EU Commission starts procedures against Hungary over ‘Stop Soros’ law

EPA-EFE/Szilard Koszticsak

Hungarian Prime Minister Viktor Orban (C-R) and one of his deputies, Zsolt Semjen (C-L) sit in the session hall after a vote on a package of amendments of laws called Stop Soros concerning migration during the session of the Parliament in Budapest, Hungary, 20 June 2018.

EU Commission starts procedures against Hungary over ‘Stop Soros’ law


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The EU executive on Thursday announced the launch of a new legal procedure against Hungary over recent legislation that criminalises activities which support legal migration.

The Commission is sending Hungary a “letter of formal notice,” over concerns that the new anti-immigrant laws restrict asylum rights.

Hungary’s new constitutional amendments infringe upon the right to freedom of association and expression and should be repealed, according to the Commission, who supports the conclusions first articulated by the Office for Democratic Institutions and Human Rights (OSCE/ODIHR) and the Venice Commission. Brussels has said that Hungary is “failing to fulfil its obligations under  EU Treaties, laws and the Charter of Fundamental Rights of the EU.”

The Hungarian legislation package, called “Stop Soros” in reference to the Jewish – Hungarian billionaire philanthropist George Soros, refers to an alleged plan for managing the migrant crisis which Hungaryʼs government has repeatedly attributed to Soros.

Hungary’s leader, Victor Orban’s, latest package defines support for “illegal immigration” in the Criminal Code as offering to initiate an application for asylum to anybody who has arrived from or passed through on the way to Hungary, any country in which that person was not persecuted. According to the law, a first offence will be treated as a misdemeanour and is punishable by imprisonment of up to 90 days, but repeat offences and the support of such illegal activity by material means could result in imprisonment for a period of up to one year.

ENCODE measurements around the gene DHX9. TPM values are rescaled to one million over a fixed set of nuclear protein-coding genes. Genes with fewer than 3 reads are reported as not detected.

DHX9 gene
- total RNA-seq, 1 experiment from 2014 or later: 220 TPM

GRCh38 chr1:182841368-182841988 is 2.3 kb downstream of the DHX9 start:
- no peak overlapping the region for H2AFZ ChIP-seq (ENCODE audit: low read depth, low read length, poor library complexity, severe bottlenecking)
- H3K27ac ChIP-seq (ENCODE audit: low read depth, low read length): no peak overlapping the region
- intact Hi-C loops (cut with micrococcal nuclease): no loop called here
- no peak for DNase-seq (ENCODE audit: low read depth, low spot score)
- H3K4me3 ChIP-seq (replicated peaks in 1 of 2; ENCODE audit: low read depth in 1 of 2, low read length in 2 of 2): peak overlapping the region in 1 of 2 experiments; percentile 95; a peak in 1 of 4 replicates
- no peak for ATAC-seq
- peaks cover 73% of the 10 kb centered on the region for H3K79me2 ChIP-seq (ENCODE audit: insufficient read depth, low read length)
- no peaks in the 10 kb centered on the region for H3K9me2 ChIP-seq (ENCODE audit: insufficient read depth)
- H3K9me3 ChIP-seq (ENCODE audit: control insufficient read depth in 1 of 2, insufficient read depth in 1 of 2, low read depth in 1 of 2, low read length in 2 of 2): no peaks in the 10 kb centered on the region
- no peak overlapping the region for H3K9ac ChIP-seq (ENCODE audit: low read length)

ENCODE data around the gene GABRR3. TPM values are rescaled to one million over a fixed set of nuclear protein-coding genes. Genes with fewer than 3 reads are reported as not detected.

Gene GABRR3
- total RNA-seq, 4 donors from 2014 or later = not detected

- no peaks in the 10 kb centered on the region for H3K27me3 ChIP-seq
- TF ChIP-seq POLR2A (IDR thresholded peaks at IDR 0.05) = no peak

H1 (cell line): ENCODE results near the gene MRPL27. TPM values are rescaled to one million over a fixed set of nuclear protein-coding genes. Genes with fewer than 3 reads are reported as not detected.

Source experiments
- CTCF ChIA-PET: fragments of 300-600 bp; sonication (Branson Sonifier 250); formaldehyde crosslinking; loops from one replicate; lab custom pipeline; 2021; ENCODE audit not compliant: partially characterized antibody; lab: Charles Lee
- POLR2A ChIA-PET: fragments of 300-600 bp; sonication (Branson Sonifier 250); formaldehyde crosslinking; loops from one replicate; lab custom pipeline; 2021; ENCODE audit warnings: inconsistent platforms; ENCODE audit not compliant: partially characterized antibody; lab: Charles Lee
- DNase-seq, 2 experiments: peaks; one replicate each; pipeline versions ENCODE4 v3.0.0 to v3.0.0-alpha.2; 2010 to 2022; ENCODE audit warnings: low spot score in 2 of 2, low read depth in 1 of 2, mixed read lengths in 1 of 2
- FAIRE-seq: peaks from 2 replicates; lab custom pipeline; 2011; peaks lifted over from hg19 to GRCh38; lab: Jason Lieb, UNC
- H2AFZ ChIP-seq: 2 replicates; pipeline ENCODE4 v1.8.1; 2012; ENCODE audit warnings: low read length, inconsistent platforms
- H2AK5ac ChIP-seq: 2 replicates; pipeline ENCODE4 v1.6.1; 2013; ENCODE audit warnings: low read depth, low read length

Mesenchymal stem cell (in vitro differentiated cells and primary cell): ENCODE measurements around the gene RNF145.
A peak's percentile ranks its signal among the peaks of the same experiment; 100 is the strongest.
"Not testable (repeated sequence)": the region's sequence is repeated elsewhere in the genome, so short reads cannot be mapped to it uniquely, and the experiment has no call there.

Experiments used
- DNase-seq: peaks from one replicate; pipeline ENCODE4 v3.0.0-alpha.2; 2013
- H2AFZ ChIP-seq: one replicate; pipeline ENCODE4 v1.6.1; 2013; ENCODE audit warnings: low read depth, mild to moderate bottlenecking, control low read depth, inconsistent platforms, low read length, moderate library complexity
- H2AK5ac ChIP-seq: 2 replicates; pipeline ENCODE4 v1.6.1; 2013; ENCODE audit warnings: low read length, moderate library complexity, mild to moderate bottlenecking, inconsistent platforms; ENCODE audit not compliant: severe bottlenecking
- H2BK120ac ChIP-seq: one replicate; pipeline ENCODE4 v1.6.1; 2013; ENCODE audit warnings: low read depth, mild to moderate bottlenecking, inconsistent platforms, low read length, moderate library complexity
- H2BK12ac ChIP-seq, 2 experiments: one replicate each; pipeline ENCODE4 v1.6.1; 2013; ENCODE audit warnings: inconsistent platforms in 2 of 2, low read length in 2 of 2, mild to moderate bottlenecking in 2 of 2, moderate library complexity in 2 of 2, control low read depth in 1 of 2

In addition to the above, the European Commission has also decided to refer Hungary to the Court of Justice of the European Union (CJEU) for non-compliance of its asylum and return legislation with EU law, after repeated calls, since the initial launch of infringement procedure against Hungary concerning its asylum laws back in December 2015.

“After analysing the reply provided by the Hungarian authorities, the Commission considers that the majority of the concerns raised have still not been addressed and has therefore now decided to refer Hungary to the Court of Justice of the European Union – the last stage of the infringement procedure,” says the European Commission announcement, noting that the legislation falls short on the border procedure. In addition, Hungary fails to provide effective access to asylum procedures as irregular migrants are escorted back across the border, even if they wish to apply for asylum while breaching EU rules as set out in the Reception Conditions Directive.

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